This is what we did in Nigeria. When I took office as Minister of Agriculture in 2011, we ended four decades of fertilizer sector corruption within 90 days and with it the era of government buying and distributing seeds and fertilizers came to an end. With the overwhelming support of Nigeria's President Goodluck Ebele Jonathan, we replaced a government centered fertilizer procurement and distribution system with a private sector-driven system. The role of government shifted to providing targeted farm support directly to farmers for seeds and fertilizers via electronic coupons on mobile phones or “e-wallets”. Between 2012 and 2014, a total of 14 million farmers received their subsidized farm inputs using electronic vouchers on their mobile phones to directly pay private sector input retailers. Nigeria is the first in the world to develop an electronic wallet system for the purpose of delivering subsidized inputs directly to its farmers at scale. Several African counties including Kenya, Uganda, Tanzania and Ghana are adopting Nigeria's e-wallet system for distributing subsidized inputs to their farmers. The World Bank has decided to scale up Nigeria's e-wallet system across Africa.
Nowhere is the impact of these policies more evident than in our drive to become self-sufficient in rice production. Between 2012 and 2014, 6 million rice farmers were reached with improved rice varieties. Nigeria's total cumulative cultivated rice area rose by 2 million hectares. National paddy rice production expanded by an additional 7 million MT. Our new rice policy has attracted $1.6 billion of private sector investments, and we expect that Nigeria will become a net exporter of rice, just like Thailand or India, within the next four years.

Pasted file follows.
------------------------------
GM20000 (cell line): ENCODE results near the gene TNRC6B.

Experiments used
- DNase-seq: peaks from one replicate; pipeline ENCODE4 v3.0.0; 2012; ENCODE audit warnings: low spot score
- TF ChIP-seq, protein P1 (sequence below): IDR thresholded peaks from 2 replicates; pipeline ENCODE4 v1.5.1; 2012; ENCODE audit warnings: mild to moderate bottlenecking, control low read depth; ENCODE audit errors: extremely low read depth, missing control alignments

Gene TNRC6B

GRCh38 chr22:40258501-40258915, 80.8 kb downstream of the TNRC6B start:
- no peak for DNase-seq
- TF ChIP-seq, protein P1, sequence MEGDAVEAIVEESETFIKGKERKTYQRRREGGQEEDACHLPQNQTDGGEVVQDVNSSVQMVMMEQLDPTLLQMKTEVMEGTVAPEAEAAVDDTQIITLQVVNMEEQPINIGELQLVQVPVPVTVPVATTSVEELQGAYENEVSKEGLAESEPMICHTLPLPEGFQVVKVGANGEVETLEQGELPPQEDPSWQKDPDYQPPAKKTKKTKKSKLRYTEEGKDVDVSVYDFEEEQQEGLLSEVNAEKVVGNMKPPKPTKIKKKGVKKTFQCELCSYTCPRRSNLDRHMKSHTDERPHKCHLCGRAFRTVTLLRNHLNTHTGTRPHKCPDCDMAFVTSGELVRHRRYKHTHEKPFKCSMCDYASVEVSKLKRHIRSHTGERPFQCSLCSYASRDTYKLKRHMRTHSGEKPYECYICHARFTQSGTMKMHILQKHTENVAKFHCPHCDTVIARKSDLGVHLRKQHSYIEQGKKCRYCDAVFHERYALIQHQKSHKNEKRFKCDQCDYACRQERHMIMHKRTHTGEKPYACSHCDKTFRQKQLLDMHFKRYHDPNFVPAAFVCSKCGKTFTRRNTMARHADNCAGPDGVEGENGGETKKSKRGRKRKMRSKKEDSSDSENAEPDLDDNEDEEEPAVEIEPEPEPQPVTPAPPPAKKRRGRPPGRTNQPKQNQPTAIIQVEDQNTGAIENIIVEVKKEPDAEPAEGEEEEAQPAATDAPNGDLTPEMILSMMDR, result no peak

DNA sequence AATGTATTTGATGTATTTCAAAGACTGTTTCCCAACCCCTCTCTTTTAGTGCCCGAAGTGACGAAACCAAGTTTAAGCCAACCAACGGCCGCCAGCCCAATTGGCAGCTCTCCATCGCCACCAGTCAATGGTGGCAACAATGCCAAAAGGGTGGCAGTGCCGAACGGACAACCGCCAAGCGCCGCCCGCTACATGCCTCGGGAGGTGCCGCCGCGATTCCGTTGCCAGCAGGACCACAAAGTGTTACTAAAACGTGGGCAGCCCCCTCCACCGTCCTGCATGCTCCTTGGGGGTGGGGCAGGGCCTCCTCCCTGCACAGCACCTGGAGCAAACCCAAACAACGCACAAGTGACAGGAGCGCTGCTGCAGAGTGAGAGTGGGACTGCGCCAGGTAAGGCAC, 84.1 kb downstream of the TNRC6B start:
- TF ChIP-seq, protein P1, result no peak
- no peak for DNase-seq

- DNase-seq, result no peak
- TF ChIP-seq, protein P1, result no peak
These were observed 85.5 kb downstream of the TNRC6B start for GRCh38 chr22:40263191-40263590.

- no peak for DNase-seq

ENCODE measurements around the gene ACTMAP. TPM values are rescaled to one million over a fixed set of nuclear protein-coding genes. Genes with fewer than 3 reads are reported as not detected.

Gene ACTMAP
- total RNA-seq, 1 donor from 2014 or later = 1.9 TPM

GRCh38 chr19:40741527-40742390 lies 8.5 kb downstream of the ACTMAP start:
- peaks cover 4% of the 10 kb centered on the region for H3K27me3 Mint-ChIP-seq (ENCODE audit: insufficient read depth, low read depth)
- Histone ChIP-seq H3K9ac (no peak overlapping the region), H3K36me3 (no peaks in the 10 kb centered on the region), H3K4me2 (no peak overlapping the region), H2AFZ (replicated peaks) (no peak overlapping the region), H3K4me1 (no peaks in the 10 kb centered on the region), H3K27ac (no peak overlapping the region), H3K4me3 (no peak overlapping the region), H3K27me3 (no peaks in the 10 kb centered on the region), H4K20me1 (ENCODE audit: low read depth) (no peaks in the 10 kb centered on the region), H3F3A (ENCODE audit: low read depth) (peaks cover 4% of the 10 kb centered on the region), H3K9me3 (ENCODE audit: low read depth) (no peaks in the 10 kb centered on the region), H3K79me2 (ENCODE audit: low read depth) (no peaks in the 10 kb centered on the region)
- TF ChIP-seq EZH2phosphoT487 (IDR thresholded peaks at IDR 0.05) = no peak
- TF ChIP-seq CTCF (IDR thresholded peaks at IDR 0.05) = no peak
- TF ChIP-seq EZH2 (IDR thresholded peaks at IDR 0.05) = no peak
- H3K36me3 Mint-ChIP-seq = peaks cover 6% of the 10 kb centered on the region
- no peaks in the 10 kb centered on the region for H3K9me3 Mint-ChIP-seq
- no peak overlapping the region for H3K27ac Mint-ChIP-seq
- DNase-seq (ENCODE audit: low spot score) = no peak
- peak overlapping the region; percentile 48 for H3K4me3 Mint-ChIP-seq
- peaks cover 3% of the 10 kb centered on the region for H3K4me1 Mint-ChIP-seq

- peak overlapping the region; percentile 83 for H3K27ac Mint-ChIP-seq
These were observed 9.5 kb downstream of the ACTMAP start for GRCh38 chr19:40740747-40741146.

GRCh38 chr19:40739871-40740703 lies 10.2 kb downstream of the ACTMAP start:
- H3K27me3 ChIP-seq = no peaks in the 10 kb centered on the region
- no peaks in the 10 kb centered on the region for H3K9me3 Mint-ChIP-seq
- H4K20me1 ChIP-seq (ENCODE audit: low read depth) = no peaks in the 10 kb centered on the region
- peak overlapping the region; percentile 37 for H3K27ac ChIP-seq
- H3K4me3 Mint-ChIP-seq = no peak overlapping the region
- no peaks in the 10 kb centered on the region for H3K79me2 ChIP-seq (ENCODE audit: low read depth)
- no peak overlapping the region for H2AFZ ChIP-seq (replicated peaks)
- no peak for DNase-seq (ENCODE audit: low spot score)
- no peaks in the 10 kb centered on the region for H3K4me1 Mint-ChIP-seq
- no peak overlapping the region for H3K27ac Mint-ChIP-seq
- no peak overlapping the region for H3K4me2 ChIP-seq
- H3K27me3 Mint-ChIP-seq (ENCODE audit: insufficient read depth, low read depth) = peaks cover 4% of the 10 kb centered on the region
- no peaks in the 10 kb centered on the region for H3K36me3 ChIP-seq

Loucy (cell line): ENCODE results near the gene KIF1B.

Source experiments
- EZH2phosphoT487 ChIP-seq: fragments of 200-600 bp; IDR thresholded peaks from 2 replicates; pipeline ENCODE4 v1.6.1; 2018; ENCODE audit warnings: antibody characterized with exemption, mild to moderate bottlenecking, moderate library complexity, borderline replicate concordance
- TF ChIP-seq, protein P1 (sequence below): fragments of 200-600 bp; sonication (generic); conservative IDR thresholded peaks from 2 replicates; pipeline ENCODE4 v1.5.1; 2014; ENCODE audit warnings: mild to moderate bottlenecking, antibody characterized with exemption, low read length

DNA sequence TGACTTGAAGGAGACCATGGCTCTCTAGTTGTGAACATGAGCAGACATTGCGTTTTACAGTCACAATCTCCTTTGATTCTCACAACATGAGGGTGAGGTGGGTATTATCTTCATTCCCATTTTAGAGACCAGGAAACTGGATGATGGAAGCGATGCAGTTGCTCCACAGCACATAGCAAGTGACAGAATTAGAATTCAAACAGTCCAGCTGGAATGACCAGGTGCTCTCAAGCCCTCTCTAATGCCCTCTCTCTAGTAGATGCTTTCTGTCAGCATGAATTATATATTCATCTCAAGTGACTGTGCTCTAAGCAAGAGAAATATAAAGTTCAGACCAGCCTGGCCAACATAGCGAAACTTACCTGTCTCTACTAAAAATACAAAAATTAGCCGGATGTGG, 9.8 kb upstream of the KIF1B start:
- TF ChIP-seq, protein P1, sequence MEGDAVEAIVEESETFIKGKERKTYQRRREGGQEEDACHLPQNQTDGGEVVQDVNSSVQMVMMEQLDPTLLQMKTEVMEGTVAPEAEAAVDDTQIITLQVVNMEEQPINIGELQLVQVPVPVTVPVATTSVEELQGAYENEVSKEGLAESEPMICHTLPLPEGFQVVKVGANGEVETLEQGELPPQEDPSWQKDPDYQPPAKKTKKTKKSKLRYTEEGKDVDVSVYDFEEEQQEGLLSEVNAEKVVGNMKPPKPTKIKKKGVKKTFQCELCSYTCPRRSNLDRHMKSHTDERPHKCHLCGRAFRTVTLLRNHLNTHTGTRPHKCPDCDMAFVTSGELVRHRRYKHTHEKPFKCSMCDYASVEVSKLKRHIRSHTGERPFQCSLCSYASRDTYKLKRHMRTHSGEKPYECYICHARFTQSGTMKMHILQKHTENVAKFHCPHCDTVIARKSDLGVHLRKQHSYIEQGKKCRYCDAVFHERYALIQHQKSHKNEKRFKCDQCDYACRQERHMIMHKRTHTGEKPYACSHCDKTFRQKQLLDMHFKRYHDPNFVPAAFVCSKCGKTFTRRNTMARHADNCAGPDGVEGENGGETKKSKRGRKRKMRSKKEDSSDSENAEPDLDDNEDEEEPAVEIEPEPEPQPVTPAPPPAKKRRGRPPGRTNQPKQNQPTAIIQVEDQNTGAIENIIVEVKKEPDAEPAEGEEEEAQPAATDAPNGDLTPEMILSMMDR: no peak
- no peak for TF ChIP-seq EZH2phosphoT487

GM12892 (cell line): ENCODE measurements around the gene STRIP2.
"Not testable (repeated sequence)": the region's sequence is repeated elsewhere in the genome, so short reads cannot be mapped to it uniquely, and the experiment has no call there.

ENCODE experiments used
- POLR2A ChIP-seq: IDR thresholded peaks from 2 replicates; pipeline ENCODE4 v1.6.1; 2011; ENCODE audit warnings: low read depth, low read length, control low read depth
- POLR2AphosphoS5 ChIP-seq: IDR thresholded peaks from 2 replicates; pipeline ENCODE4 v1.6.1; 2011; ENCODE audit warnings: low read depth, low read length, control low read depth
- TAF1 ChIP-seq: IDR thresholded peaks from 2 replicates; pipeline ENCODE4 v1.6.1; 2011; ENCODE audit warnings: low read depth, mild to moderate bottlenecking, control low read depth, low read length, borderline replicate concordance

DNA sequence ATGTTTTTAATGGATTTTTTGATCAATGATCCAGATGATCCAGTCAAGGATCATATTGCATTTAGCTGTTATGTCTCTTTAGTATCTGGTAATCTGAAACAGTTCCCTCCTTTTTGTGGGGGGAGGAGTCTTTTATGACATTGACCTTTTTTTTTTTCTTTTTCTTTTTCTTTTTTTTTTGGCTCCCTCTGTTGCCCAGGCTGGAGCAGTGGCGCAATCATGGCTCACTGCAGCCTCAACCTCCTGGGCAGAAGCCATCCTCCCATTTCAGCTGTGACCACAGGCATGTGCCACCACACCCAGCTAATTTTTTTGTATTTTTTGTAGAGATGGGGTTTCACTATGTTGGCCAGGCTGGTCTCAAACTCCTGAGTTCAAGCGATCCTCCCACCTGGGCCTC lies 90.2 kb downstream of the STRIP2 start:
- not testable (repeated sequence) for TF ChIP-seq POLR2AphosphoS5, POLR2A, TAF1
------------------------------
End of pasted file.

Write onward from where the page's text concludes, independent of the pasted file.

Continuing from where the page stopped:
As a result, national food production increased by an additional 21 million MT between 2012 and 2014, surpassing the set target of 20 million MT set for 2015. Nigeria met its MDG Goal One on hunger and extreme poverty, two years ahead of the 2015 United Nations target. Nigeria’s food import bill declined from $6.9 billion in 2009 to $4.35 billion in December 2013 and continues to decline. Such is the power of a government-enabled private sector-led agricultural transformation, when coupled with strong political will and supportive policies.